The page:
Recap – Learning to Say No
Missed our Clubhouse chat this week, or a snippet of the engaging & constructive conversation that arose?
As always, we aim to please! So if you have a topic that you would love to hear discussed, please reach out! Nothing is off the table.
So this week’s Clubhouse was all about learning to say no in a positive and helpful way. Whether it’s saying no to a job, to a client, or to yourself, setting those rules and saying no can be not only a positive, but very freeing, way to run your photography business.
Why is it so hard to say no?
As creatives, we are sensitive creatures. We aim to please and make others happy, especially when it comes to sharing our talents and gifts as artists. It’s also difficult to turn away a client, or a potential pay check and money in your pocket, but saying no is a way to build healthy relationships and boundaries.
We are here to help you get through some of the difficult “no” situations that can arise being a photographer and small business owner.
Things you can say NO to:
- Shooting a style or genre that you are not comfortable with
- Scheduling sessions at a time that is not workable for you
- Whether it conflicts with your own schedule, or that of your shooting style (say, golden hour)
- Clients pushing for a time that works for them, and not wanting to budge
- Clients and who you choose to work with
- Yourself. Sounds funny? Sure. But saying no to yourself is healthy, too.
- Set regular working hours, so that when the clock is “up” you take time for you.
- Work with a timer so that you take breaks and don’t forget to eat (and drink that water!).
Ways to say NO nicely:
- Refer out. If you have a subject or genre that you are not comfortable shooting, refer out to another local photographer. This not only helps your client, but also forms a relationship and networking with other togs in your area.
- Have a set schedule, days and times, and make them viewable and scene.
- Talk about them in blog posts, emails, and social media posts.
- This way, you are giving your clients a heads up vs them being/acting confused.
- Remind clients that you know what you are doing; this is your job. Maybe a particular time of day may not be good for their toddler; however, changing that time (say midday) won’t create the pictures they see and desire from you.
- Again, refer out. If a potential client feels ‘off,’ go with your gut. It’s ok to send them links & names to other local photographers and wish them well. Just because someone isn’t your perfect fit, doesn’t meant that you need to suffer through the anxiety before, during, and after with a client who isn’t your ‘type.’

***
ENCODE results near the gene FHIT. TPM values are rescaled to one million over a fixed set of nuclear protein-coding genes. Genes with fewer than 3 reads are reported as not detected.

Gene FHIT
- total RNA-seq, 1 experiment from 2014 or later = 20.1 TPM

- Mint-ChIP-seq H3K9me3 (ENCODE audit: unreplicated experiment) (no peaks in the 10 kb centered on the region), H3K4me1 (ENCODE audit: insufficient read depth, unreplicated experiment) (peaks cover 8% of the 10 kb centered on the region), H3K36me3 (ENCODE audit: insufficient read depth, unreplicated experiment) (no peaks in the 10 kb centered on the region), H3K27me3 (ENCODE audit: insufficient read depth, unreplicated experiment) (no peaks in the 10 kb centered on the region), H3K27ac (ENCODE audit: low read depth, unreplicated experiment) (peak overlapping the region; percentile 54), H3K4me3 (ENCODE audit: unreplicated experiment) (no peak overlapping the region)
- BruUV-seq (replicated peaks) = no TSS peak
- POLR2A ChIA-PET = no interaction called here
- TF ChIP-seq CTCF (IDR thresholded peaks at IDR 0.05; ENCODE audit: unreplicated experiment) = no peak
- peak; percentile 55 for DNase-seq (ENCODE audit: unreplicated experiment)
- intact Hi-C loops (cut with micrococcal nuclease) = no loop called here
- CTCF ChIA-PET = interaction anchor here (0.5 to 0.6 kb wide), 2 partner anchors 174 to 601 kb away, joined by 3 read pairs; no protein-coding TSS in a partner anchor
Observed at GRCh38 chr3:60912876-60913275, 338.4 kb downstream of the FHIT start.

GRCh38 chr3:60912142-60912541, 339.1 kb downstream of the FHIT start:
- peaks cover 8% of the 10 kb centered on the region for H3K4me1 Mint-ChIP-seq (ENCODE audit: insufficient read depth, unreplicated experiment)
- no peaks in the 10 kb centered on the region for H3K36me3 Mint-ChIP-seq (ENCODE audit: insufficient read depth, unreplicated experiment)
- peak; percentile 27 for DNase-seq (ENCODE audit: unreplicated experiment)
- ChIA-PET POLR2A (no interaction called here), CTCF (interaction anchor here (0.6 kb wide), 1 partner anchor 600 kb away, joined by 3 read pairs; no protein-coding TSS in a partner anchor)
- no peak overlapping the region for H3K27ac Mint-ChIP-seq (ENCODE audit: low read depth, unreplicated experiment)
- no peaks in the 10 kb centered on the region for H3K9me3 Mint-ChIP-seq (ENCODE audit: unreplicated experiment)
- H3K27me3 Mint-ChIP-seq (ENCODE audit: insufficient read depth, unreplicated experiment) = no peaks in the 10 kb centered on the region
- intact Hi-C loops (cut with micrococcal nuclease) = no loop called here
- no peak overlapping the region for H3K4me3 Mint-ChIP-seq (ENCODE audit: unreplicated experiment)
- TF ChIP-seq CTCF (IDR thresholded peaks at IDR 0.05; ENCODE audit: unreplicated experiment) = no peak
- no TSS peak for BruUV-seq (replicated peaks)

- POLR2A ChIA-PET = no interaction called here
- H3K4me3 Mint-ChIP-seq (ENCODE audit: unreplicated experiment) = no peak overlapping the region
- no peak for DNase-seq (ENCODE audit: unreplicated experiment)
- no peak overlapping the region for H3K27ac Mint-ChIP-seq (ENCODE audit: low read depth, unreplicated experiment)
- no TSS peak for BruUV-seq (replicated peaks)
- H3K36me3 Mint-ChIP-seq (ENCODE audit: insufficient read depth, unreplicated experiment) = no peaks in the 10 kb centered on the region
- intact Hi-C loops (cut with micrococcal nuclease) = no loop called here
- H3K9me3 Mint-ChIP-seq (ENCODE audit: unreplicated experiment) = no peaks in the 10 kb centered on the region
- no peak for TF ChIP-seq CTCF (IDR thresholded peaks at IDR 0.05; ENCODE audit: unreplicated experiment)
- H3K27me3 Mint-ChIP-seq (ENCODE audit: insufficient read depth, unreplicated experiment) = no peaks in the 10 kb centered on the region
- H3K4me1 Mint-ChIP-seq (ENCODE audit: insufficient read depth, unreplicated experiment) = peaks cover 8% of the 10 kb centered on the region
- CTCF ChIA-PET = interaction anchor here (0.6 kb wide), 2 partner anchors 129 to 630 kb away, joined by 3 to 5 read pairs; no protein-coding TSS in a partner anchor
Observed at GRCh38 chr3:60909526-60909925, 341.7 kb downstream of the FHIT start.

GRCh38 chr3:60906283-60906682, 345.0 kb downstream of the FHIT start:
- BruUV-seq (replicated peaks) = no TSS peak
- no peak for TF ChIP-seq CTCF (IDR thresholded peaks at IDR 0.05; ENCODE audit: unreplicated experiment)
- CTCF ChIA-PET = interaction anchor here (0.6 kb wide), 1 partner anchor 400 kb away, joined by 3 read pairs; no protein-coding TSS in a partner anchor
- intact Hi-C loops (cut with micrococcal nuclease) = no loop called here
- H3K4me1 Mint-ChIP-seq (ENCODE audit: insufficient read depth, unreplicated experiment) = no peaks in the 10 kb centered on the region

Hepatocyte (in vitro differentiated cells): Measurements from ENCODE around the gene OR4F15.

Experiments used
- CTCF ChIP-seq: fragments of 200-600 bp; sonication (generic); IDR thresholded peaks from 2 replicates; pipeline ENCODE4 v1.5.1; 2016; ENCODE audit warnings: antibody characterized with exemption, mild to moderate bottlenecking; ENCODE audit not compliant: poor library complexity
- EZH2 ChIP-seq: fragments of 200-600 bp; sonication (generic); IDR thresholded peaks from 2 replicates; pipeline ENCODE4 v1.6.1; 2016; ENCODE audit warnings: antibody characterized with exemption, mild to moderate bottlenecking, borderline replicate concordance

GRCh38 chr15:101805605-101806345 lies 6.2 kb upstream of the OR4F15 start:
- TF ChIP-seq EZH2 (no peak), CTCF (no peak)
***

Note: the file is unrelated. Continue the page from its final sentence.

- YES, BUT...
- Not every NO needs to be seen as a negative.
- Instead of saying no to something you are willing to possibly do, you can say “YES, BUT”
- Give your client what they need WITHIN the restrictions that you have.
- Instead of saying no to something you are willing to possibly do, you can say “YES, BUT”…
- For instance, a client wants an extra image, not included in the package. You can answer with something like: YES, BUT there is an additional fee for that image. So, it’s not a direct no, but still shares your restrictions while pleasing your client.
Now let’s talk about what we learned, and looking forward to how to start setting up healthy ways to stick to your “NOs.”
Make a ME list. Weigh the benefits of saying NO. Write up a physical list, one that you can look at when need be, that includes all of the things that are important to you. What do you want your life to look like, and what criteria will not only make you successful, but also happy on a personal level. Be honest and know who you are. What you want. Things that make you happy and pleased at the end of the day.
- Some ideas for a “Me List:”
- Being a parent/having family time.
- Making money efficiently.
- Having time for the gym.
- Date nights or weekend plans.
- Taking vacations & having “me” time.
- Sooooo many more, but make your own list and don’t leave anything out.
Remember, you are the artist. Customers do not own you. You do not work for them, and they are not your boss. You are a business owner who offers a service to them. Only you are in charge of your schedule, your work and code of ethics, and who or where you partake in your photography services. We can be easy to forget we serve ourselves and family WAY better when we are happy, relaxed, doing what we love and what matters.
Saying no is HEALTHY. You are important and so is your time. By setting boundaries and using the word “no,” you will increase your productivity, your workload, and your personal relationships.
A special thank you to Nicole York for being our guest host this week, and for the boundless information shared with our Clubhouse club.
Nicole is a professional photographer; additionally, she’s part of the PRO EDU family and a senior writer for FStoppers
You can find more from Nicole here: NicoleYork.com
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